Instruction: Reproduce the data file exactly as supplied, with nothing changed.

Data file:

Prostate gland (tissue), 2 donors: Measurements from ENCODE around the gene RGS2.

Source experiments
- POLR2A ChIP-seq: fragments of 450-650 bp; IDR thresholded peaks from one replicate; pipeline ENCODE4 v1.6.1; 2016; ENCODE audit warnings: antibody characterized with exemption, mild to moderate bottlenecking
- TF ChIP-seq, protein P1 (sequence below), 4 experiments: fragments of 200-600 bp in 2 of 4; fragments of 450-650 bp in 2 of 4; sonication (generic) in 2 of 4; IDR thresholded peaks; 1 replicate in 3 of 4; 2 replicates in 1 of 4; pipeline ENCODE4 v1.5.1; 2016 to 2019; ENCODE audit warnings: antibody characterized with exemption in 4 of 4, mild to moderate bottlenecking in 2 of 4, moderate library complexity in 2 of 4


Prostate gland (tissue), 2 donors: Measurements from ENCODE around the gene RGS2.

Source experiments
- POLR2A ChIP-seq: fragments of 450-650 bp; IDR thresholded peaks from one replicate; pipeline ENCODE4 v1.6.1; 2016; ENCODE audit warnings: antibody characterized with exemption, mild to moderate bottlenecking
- TF ChIP-seq, protein P1 (sequence below), 4 experiments: fragments of 200-600 bp in 2 of 4; fragments of 450-650 bp in 2 of 4; sonication (generic) in 2 of 4; IDR thresholded peaks; 1 replicate in 3 of 4; 2 replicates in 1 of 4; pipeline ENCODE4 v1.5.1; 2016 to 2019; ENCODE audit warnings: antibody characterized with exemption in 4 of 4, mild to moderate bottlenecking in 2 of 4, moderate library complexity in 2 of 4